An expert on technoecology, sustainability and alternative energies, Mario Cucinella has won many prizes and honors, but above all he has created important buildings, like the office building of the City of Bologna (2008), the 3M headquarters at Pioltello (2010) and the office complex on Via Santander in Milan (2012).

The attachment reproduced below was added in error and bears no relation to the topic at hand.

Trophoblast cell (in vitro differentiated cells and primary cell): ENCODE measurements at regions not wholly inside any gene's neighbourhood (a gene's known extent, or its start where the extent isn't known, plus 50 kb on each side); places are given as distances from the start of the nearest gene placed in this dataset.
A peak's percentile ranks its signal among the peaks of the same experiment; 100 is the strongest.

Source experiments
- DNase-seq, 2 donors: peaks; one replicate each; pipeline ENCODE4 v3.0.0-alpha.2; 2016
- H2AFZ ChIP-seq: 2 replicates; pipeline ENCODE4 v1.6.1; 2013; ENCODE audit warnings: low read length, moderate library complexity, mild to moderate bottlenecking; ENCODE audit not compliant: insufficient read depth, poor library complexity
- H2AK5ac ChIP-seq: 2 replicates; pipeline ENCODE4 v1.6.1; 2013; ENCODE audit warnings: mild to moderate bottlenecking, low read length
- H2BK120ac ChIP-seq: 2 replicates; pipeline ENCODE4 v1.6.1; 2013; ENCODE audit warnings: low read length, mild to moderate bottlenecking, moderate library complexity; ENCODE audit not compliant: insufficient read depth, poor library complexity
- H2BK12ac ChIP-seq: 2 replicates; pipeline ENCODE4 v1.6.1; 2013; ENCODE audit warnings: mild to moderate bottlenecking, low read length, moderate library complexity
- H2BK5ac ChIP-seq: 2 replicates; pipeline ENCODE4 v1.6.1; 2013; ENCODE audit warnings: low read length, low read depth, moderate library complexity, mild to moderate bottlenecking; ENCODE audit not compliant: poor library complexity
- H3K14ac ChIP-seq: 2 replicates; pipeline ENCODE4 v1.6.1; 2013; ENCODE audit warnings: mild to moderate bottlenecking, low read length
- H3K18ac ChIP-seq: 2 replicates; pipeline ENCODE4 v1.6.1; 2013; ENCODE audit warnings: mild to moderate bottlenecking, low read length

His path of life has followed his career: he studied in Genoa with Giancarlo De Carlo and then worked in the Renzo Piano Building Workshop, both in Genoa and Paris. Which was where, in 1992, he founded his own studio, MCA Architects, which moved to Bologna in 1999. A visit to his new home in that city, a loft in the working-class district known as Bolognina, sheds light on his personality, demonstrating that he is rather allergic to polished spaces, and enjoys unexpected combinations and métissages. Inhabited by objects gathered in different places and times, the house immediately seems like a space already filled with the layers of time, a sensation usually reserved for places that have been lived in at length. In keeping with his belief in sustainability, Cucinella uses all the energy systems that make it possible to produce more than you consume: a heat pump powered by a photovoltaic system (panels by Fabbrica del Sole), a rainwater recovery system, and very efficient insulation – 14 cm of glass wool – produced by Saint-Gobain by recycling work scrap. In this case, unlike other projects, the sustainable aesthetic is concealed, because Cucinella wanted to restore the industrial identity of this 1970s building, the terse essence of its spaces and structures. The surface of the floor, below which radiant heating panels are hidden, is made with industrial quartz cement, while the walls expose their original bricks, covered with a protective transparent film, while the ceiling also remains as it was, in brick with cement ribbing and iron ties, for a classic factory look from the last century. In this conservative approach one important point is the design of the casements, which have to reconcile thermal sealing with the original image of glass panes held in place by slender iron posts. Cucinella decided to design the new casements himself, having them made by hand, with steel sections, visible welding and a transparent coat of rustproofing. “For me, today, it is unthinkable – Cucinella explains – to live in a traditional flat where each function corresponds to a separate room”, and in effect the living spaces is absolutely unified and fluid, even extending beyond the perimeter of the building to occupy an external patio with a lounge/winter garden. The furnishings, selected with the help of Chiara Castelli Casa, blend modern vintage, especially the sofas and armchairs, with collectable fragments, like nativity scenes or stuffed animals, objects of affection like a Moto Guzzi bought when the architect was a youngster, and an oil painting of his grandmother; then there are found objects gathered around the world, like Chinese propaganda statuettes and a Jericho rug, or a military tarp hung on the wall that looks like a work by an American minimalist. Signature pieces include the Arc table by Norman Foster and a few historic items: the timeless Lounge Chair by the Eameses, and the legendary A Chair, which Cucinella says was the first stackable chair in the history of modern design.